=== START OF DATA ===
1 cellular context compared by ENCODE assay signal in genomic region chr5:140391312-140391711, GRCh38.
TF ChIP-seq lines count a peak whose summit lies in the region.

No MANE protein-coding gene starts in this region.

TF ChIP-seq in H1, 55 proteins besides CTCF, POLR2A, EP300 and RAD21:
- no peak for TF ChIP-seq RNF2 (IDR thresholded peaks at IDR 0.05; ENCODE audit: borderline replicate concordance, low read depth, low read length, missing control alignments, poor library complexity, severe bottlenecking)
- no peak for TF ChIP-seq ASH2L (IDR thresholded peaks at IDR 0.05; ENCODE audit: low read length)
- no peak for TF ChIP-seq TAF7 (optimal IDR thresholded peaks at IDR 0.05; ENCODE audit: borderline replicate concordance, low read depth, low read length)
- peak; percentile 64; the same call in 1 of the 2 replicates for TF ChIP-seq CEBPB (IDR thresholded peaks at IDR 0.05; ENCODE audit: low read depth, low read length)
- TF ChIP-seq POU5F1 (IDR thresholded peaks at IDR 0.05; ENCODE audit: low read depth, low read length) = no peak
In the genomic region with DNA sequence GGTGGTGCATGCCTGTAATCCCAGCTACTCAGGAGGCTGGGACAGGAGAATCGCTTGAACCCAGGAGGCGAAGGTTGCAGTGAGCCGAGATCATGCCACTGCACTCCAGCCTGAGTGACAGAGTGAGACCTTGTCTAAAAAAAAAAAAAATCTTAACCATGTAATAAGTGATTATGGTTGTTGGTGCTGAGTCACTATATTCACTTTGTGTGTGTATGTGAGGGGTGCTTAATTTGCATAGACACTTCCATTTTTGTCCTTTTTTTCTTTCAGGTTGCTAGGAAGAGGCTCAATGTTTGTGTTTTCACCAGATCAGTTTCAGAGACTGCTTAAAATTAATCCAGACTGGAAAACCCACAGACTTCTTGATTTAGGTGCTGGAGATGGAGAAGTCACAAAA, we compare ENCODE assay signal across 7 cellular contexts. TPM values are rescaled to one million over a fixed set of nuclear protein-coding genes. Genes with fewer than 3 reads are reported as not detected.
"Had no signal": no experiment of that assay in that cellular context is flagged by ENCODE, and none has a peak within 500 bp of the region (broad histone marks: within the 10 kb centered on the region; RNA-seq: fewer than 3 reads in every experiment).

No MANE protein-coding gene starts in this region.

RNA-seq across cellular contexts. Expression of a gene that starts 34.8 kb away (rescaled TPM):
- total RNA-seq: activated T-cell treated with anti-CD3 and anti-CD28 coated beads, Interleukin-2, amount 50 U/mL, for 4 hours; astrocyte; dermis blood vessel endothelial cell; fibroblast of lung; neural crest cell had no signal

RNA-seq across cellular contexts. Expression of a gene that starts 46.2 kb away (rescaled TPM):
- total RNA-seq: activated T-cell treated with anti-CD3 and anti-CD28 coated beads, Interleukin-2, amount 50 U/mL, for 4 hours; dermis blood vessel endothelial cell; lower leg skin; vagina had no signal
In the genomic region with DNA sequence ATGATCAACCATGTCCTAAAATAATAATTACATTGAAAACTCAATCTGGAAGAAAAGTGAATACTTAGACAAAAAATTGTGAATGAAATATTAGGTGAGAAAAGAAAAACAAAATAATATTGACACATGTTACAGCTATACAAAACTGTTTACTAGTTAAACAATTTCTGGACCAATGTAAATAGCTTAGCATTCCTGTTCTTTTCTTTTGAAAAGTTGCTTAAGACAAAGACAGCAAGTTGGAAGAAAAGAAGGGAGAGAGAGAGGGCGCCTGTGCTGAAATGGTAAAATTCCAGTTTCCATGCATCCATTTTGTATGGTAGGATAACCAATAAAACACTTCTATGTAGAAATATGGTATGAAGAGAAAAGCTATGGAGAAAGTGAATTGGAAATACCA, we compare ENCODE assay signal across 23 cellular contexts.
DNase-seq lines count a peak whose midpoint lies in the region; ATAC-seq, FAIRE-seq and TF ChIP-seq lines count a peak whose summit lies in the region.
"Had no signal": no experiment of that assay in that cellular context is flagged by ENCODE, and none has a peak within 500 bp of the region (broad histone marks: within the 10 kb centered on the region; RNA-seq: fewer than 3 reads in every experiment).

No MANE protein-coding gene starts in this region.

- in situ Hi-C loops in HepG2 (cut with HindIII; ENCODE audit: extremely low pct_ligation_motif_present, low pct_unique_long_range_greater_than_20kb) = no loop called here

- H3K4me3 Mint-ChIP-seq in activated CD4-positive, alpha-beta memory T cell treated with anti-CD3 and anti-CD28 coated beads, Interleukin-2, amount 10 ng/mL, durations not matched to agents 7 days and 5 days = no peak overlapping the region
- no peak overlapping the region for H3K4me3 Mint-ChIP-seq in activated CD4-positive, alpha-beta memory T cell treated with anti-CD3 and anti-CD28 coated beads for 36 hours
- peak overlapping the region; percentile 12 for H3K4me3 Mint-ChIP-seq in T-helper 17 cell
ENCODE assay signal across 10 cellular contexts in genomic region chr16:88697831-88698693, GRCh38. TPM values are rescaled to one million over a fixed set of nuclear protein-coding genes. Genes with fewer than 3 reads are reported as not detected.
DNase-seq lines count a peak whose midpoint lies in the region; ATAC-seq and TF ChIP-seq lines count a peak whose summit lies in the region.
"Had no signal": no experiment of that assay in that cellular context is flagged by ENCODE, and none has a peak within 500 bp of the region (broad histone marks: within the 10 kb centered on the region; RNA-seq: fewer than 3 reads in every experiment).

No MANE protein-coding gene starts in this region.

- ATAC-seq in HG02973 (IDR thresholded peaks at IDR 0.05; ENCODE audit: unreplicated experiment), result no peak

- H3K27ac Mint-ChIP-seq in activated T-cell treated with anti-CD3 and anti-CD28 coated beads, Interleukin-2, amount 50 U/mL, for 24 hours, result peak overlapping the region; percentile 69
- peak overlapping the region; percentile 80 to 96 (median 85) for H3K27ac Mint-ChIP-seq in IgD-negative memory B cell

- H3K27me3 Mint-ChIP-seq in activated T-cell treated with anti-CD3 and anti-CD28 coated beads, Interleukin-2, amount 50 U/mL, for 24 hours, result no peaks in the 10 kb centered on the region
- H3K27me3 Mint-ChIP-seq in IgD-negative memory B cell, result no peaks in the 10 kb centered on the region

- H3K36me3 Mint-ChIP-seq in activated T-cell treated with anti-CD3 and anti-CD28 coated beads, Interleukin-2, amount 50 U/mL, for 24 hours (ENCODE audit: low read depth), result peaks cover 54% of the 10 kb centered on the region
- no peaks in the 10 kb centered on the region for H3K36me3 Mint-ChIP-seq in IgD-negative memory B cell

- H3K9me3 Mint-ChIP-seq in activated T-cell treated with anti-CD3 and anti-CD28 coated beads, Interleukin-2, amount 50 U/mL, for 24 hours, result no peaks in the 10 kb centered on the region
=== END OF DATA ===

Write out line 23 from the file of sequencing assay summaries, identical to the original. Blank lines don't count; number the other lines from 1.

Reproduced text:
- no peak overlapping the region for H3K4me3 Mint-ChIP-seq in activated CD4-positive, alpha-beta memory T cell treated with anti-CD3 and anti-CD28 coated beads for 36 hours